Critic's Choice for the week of November 12-18, 2003 

The Rat Pack resurrected, slick pants electronica, Mexican ska-punk, and attacking guitars from Mississippi.


Don't be bummed if you were too young to live through the original Rat Pack era, when Frank, Sammy, Dean, and the boys were sultans of the Strip, and nobody worried about anything too deep as long as the martinis were flowing. Now you can satiate your nostalgic cravings Saturday at the Conga Lounge, when Oakland's newest tiki bar goes Vegas. In addition to a live performance by the Atomic Lounge Lizards, Sin City-themed drink specials will be poured all night as Vega$-oriented movies play in the background. There's no cover, which means more cocktails for you (and more cash left over to tip your waitstaff). 510-463-2861. (Eric K. Arnold)


That's what they're calling it, folks. Fans of ambient downtempo electronica and coy pants-related humor are advised to hightail it down the Parkway Theater Sunday night for splendid performances from t. vs. T and DJ Pie. A contest to award "the slickest pair of slacks in the crowd" is also in the works. But leave your babies at home, parents: That's Monday. 510-814-2400. (Rob Harvilla)


The annual Hecho en Califas Festival at Berkeley's La Peña Cultural Center is an important gauge for the cultural trends and tastes of young Latinos in California. A cool example is Noche De SKAtemoc, a musical offering Friday night at La Peña featuring ska-punk bands Tokadiscos (Mexico), Firme (Los Angeles) and, representing the Bay Area, the head-knocking, horn-driven party band La Plebe. Those guys have played all the best mosh pits from here to Tijuana -- you can also check out their debut CD, Conquista 21, on their own Desarme Records. or 510-849-2568. (Jesse "Chuy" Varela)


Although its members now live around the country, the mostly instrumental Tin Hat Trio was born here in the East Bay, and its unique style is comfortable in the world music scene here. Putting labels on the group's music is difficult at best, although at heart the band plays acoustic music rooted in jazz, tango, Eastern European rhythms, country and Western, folk, klezmer, rock, and the avant-garde. Drawing from three CDs of original material (each with one guest vocal by, respectively, Mike Patton, Tom Waits, and Willie Nelson), the group makes music as warmly familiar as it is dreamily exotic; the band returns to its old stomping ground, Berkeley's Freight & Salvage, Thursday night. 510-548-1761. (Larry Kelp)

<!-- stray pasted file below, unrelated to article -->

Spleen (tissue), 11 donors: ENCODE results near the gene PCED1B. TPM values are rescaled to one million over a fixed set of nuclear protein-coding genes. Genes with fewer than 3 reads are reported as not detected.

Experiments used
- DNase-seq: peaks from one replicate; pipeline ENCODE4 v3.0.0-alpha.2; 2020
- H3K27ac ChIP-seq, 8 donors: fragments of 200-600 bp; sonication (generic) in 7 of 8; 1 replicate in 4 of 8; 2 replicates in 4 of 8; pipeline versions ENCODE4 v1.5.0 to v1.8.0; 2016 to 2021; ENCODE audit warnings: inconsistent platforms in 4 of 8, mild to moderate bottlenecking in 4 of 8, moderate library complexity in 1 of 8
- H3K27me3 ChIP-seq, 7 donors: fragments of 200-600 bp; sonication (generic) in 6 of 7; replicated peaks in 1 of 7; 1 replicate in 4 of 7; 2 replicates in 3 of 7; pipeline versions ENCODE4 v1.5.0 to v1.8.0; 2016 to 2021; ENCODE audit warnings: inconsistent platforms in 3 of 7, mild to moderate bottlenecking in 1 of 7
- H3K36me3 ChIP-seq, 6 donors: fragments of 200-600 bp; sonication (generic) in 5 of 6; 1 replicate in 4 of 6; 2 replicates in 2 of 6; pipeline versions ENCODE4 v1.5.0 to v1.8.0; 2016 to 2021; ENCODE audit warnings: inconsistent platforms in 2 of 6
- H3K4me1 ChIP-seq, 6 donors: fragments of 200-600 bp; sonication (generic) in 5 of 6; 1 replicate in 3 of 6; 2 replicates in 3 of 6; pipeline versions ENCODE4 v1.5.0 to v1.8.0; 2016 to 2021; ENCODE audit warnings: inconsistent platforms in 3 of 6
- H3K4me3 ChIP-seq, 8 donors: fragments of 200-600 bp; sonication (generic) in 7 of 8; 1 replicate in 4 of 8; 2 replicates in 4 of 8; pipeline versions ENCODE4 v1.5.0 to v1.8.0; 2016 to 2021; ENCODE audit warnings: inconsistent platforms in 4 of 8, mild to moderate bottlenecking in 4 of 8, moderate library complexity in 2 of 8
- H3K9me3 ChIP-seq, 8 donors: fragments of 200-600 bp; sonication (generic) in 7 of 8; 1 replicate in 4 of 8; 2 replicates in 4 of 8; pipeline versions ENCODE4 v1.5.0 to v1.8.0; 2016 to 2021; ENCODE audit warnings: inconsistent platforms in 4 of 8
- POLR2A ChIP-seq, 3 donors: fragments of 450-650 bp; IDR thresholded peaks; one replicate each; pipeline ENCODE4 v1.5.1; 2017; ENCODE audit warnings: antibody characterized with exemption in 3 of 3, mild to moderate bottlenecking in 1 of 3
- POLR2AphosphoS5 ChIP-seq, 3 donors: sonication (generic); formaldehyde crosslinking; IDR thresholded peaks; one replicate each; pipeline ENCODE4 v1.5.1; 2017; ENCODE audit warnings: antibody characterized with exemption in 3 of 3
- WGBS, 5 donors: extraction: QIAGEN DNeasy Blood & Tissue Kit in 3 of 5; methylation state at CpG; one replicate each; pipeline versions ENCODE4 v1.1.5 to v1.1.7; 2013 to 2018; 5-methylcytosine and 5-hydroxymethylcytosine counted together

KUSF's Beatsauce has long been a Bay Area hip-hop institution. For ten years, DJs J-Boogie, Raw B, and Wisdom have been holding down the airwaves, making sure that beats 'n' rhymes aficionados have an alternative to the soulless corporate programming of Wild 94 and KMEL. Over that span, their guests have included everyone from Black Star to Jurassic 5, and they've also helped support local acts such as Hieroglyphics, Rasco, and Live Human. Celebrating the release of their new collection of freestyles, Beatsauce Greatest Spits, Saturday at Milk (1840 Haight), SF's hippest new hip-hop spidot. Special guest artists will be in the house, so anything can happen and probably will. For more info, try (E.K.A.)


Dan Bern's self-titled debut heralds the arrival of a brilliantly original voice, and if commercial radio were more adventurous, he'd already be a major star. Bern's surrealistic blend of folk, punk, and rock -- coupled with his solid band, unrestrained vocals, and amazing verbal dexterity -- make his performances a celebration of American roots music in all its unpredictable ferocity. Sunday and Monday at the Freight & Salvage in Berkeley. 510-548-1761. (j. poet)


Saturday night is your final opportunity to hear the great soprano Emma Kirby -- for years a leading voice in early music -- singing Vivaldi with the Philharmonia Baroque Orchestra. Led by Nicholas McGegan, the Lafayette-Orinda Presbyterian Church program of virtuosic works from eighteenth-century Italian masters also includes the fabulous violinist Elizabeth Blumenstock playing Tartini, plus orchestral works by Durante, Manfredini, and Corelli. 415-392-4400. (Jason Victor Serinus)


There's no Confederate flag-waving involved in the North Mississippi Allstars' shtick. Still, the band's double-guitar attack and obvious love for bottleneck-laced chord progressions are more than a little reminiscent of the Allman Brothers and Skynyrd at their '70s peak. The Allstars' third album, Polaris, shows why these four good ol' boys represent the vanguard of a Southern revival spreading faster than you can say "Freedom Rock." Bluesier than a layoff notice, they generate a powerful, electric sound; catch these ramblin' men when they saunter into the Fillmore on Saturday night. If you're lucky, you'll hear the ghost of Duane Allman singing harmony. 415-346-6000. (E.K.A.)


Multi-instrumental wizard Deke Dickerson is one of the most versatile roots-rockers on the scene, a walking, talking, picking encyclopedia of country surf, rockabilly, old-time R&B, and just about any other pre-CD genre you'd care to mention. With the able support of his Ecco-Fonics, Deke'll blaze through sets stuffed with worthwhile obscurities and his own darkly humorous compositions Friday at Albany's Ivy Room. 510-524-9220. (j.p.)


Via his Jazz Messengers band, drummer Art Blakey mentored a profound cast of jazz instrumentalists who went on to become innovators and leaders in the field. This week at Yoshi's, pianist Cedar Walton pilots an outstanding combo of Blakey alumni, including trombonist Curtis Fuller, trumpeter Eddie Henderson, and alto saxophonist Bobby Watson. Expect classics from the Jazz Messengers songbook like "Ugetsu," "Bolivia," and "Mosaic." (J.C.V.)


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